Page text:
Godolphin inches closer to NSW rare earths drill campaign

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Matt BirneySponsored
Godolphin is encouraged by results from Lewis Ponds.
Camera IconGodolphin is encouraged by results from Lewis Ponds. Credit: File

Godolphin Resources is one step closer to starting its diamond drill program at its Narraburra rare earth project in NSW following its submission to the NSW Resources Regulator.

The six-hole program has been fast-tracked after previously approved air core drilling was postponed because of waterlogged land conditions.

The air core program was designed to support the reclassification of the existing inferred mineral resource estimate of 73.2 million tonnes at 1250 grams per tonne zirconium oxide and 327 g/t rare earth oxides for 91,500 tonnes of contained zirconium oxide and 23,950 tonnes of rare earth element oxides.

The project’s previous owner, ASX-delisted Capital Mining, completed the assessment in 2011 and does not comply with the contemporary reporting standards established in 2012.

Godolphin will start diamond drilling once it receives regulator approval and the air core program will commence when weather conditions improve.

Despite the disruption to its air core drilling program, the company says its main focus is to continue exploration activities at the project.

North-east of Narraburra, Godolphin received results from its down-hole electromagnetic survey at its Lewis Ponds project that identified three off-hole conductors, two that are yet to be drilled. The conductors will provide drill targets with the potential to extend the site’s mineral resource.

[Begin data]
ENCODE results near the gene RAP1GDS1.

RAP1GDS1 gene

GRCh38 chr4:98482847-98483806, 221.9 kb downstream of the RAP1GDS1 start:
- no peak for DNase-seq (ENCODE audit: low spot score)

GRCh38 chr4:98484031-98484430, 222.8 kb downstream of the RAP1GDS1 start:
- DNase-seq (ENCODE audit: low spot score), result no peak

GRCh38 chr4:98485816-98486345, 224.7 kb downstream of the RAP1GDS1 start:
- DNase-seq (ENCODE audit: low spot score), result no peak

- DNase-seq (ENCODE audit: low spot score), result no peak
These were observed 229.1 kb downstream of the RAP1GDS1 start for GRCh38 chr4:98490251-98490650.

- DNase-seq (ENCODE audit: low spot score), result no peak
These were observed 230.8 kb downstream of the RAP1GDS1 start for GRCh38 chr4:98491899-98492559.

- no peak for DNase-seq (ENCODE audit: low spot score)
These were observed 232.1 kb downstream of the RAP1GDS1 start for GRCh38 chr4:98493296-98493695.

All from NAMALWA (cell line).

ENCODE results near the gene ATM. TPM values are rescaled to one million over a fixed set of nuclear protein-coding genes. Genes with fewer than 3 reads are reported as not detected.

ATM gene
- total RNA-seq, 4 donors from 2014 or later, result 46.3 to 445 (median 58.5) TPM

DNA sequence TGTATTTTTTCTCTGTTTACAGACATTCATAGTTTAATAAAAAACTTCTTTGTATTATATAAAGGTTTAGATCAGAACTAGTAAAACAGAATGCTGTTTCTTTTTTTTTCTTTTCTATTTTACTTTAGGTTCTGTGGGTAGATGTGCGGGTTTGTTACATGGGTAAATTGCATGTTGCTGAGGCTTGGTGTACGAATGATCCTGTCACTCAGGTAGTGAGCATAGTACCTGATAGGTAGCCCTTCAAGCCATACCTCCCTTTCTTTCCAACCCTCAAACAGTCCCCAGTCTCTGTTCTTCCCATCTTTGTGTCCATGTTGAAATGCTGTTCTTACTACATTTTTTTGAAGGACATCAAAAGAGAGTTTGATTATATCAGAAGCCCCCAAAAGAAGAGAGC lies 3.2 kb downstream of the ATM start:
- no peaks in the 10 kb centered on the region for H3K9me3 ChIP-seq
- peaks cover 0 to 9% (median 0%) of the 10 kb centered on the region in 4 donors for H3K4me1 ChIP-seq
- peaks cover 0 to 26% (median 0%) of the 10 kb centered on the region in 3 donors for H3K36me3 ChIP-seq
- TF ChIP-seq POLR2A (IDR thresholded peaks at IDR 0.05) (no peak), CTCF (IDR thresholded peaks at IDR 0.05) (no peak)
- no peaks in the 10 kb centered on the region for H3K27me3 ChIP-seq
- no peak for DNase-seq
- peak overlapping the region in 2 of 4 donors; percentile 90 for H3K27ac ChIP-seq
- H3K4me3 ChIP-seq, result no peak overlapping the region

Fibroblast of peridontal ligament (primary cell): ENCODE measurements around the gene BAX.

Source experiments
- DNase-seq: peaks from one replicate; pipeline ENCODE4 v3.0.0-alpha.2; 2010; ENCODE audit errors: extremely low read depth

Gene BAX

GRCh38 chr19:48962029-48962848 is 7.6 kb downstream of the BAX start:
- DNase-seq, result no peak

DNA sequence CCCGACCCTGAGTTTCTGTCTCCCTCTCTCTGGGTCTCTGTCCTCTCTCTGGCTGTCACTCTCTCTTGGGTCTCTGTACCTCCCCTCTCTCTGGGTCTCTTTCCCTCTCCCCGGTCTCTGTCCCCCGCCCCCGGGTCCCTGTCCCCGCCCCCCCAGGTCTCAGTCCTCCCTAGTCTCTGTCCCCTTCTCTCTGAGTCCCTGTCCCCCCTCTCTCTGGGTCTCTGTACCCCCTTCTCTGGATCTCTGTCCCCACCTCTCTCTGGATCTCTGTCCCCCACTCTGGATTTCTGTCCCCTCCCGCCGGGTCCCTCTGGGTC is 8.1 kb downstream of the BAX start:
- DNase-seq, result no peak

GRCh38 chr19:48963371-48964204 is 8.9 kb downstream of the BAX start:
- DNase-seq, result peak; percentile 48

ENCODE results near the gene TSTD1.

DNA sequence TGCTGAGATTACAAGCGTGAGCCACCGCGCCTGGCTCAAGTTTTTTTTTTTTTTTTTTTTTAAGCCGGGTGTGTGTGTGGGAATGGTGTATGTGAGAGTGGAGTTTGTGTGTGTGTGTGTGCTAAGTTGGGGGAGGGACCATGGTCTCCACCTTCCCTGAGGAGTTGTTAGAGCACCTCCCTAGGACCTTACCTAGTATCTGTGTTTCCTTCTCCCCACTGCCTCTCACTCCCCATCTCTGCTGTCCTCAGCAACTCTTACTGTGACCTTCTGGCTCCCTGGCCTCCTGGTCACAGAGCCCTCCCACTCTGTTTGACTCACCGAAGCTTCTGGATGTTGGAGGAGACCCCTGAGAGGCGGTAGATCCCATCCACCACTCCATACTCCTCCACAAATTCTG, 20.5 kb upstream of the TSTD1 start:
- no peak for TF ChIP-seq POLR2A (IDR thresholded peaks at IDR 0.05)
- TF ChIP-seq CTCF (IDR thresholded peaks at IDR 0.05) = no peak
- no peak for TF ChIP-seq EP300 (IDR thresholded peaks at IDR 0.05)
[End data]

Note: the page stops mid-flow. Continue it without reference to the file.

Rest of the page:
Results from a recent soil sampling program north of Lewis Ponds show two areas of coincident anomalous gold and an electromagnetic survey anomaly, similar to the response at the site’s main mineralised zones.

To the south of Narraburra, Godolphin received assay results from 161 soil samples, eight rock chip samples, two diamond drill holes and one reverse circulation drill hole at its fully owned Gundagai South gold project, with a focus on the Big Ben and Surprise Hill North prospects.

While the drilling at Surprise Hill North does not fully explain the surface soil anomalism, it will give us an indication on what next steps need to be undertaken for future exploration. To have visible gold in a surface rock sample from Big Ben is very encouraging and we will need to evaluate this along with the latest drill results to design the best possible path forward for these two prospects.

Godolphin Managing Director, Jeneta Owens

Drilling at Big Ben has targeted historic rock-chip samples from exposed quartz veins in nearby quarry walls and the company believes the mapped felsic porphyry unit is the source of gold mineralisation. Two holes, including one RC and one diamond, were drilled at the prospect and intercepted anomalous gold and copper

The drill program at Surprise Hill North included one diamond drill hole targeting mapped felsic porphyry dykes and testing highly anomalous gold from historic soils programs.

Multiple narrow gold zones were intersected that returned highly anomalous results of 0.65 grams per tonne.

Godolphin says the Narraburra project is recognised as a critical minerals project by the Federal Government’s Australian Trade and Investment Commission.

Is your ASX-listed company doing something interesting? Contact: matt.birney@wanews.com.au

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